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Home Browse Books Book details, The Struggle for Modern Tibet: The Autobiography. The Struggle for Modern Tibet: The Autobiography of Tashi Tsering. By Melvyn C. Goldstein, William R. Siebenschuh, Tashi Tsering. This captivating autobiography by a Tibetan educator and former political prisoner is full of twists and turns.

Reviews: 7
Vertokini
This personal story is exceptional for several reasons.

1) It is unfailingly frank and honest about life in Old Tibet, and includes similarly candid observations of Tibetan officials in exile.
2) It is the astonishing and unlikely account of an illiterate peasant boy who, through sheer determination, manages to not only gain an education (by prostituting himself to a powerful patron, as was the custom in those days), but miraculously, after emigrating to India, to make connections that land him at the University of Washington, where the head of the Tibetan Studies Department helps him get a Bachelor's degree. His subsequent struggle to return to his homeland against all odds and the opposition of both his exiled compatriots and the Chinese regime is an inspiring story in overcoming obstacles and in maintaining faith in oneself and one's dreams.
3) It is a rousing epic tale of triumph over all manner of adversity through every stage of life, and of the strength and unflinching determination of a man with a vision for the betterment of his people under Chinese domination.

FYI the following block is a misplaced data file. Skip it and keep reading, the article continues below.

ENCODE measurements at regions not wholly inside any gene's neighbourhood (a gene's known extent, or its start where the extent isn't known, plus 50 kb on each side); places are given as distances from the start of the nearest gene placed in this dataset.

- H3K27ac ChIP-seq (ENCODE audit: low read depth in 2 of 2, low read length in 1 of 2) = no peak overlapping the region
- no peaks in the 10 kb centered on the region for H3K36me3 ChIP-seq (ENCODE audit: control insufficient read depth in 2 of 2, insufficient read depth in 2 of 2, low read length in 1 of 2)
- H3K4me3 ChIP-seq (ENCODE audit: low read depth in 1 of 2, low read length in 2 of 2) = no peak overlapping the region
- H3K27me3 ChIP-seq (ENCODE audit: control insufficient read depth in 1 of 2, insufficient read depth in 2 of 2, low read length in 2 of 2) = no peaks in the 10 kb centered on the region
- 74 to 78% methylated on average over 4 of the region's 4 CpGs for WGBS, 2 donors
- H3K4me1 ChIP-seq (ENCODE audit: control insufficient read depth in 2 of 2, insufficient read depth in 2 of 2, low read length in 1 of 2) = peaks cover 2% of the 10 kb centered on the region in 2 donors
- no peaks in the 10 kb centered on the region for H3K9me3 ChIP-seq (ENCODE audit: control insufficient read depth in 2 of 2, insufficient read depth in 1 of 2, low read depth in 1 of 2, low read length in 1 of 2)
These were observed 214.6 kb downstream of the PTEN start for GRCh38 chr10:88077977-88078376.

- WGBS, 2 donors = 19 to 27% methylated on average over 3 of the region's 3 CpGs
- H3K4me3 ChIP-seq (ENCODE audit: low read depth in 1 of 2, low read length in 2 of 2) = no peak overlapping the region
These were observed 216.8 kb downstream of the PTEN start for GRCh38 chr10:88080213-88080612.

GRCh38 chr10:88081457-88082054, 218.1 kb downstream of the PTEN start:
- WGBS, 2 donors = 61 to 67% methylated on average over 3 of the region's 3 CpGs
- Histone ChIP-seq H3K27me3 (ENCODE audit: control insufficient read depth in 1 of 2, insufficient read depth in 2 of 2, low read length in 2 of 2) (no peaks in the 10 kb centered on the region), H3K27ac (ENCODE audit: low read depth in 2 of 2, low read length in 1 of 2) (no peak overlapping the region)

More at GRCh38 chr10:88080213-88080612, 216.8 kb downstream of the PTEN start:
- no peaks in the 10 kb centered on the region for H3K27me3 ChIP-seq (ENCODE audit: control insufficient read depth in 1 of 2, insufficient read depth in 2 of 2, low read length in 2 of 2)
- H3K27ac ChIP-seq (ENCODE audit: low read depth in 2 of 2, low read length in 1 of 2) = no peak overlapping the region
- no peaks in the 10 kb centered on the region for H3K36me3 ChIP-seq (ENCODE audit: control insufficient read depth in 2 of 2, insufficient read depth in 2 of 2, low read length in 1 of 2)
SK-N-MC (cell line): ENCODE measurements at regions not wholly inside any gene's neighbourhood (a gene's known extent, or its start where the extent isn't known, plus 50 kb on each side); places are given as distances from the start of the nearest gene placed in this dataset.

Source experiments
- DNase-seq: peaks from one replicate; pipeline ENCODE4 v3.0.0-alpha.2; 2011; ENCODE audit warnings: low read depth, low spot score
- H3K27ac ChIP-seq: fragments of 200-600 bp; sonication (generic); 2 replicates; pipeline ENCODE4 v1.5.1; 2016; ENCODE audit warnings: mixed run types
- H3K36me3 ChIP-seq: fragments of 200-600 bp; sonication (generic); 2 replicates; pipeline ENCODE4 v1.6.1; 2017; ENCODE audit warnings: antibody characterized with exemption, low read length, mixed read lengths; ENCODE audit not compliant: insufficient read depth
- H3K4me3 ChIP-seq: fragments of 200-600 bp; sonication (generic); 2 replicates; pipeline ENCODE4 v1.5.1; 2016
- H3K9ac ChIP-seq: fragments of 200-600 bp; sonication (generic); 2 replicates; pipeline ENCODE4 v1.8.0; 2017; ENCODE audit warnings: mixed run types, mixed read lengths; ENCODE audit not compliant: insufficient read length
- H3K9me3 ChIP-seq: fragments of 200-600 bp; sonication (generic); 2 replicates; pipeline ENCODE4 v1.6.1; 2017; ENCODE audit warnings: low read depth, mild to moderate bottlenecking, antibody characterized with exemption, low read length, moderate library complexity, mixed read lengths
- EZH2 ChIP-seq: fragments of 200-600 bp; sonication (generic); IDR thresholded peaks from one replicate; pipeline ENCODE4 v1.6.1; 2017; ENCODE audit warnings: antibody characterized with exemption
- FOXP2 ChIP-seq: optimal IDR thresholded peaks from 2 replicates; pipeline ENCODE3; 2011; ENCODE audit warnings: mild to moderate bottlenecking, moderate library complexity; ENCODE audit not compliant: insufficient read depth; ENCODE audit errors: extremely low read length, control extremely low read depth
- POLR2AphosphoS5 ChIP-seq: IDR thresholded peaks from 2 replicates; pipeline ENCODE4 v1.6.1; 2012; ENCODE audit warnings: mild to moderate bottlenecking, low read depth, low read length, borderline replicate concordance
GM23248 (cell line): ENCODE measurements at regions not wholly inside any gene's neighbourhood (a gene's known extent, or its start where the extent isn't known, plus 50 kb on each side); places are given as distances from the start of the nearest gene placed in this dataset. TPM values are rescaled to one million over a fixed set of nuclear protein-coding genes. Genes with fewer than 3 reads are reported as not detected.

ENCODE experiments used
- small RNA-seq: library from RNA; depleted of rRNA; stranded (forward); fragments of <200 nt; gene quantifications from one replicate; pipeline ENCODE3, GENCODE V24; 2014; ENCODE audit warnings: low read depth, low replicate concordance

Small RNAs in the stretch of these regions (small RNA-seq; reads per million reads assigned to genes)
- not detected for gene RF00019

Readers interested in a view of Tibet that is neither Western fairy-tale nor Chinese propaganda, but the raw experience of a simple, yet extraordinary Tibetan, will find this book a gold mine of information, and a gripping read to boot. Tashi Tsering may be a controversial figure among Tibetans in exile, but in truth, he is the ultimate Tibetan patriot. He sacrificed his option for a comfortable life in India or the West, and risked his life to return to the land he loved so he could advocate for his people and bring about positive change for them. More books of this nature would enrich the field of Tibetan Studies immeasurably.
Nnulam
This isn't the next great classic (his prose is pretty unadorned and doesn't fully capture his emotions) but it is definitely something that all Americans should read. Tashi manages to articulate his experience and tells the real story about the Tibetan aristocracy, and their lack of real commitment to Tibet. The dominant theme is his quest to get and education and bring it back to Tibet, and though this can get tiring, it's also quite inspiring. He was a very tough man, fortunate in some ways, but he does manage to get through it all to a satisfactory resolution.
Watikalate
One or two typos in the kindle book.

A good read.

Nice font and display
Ann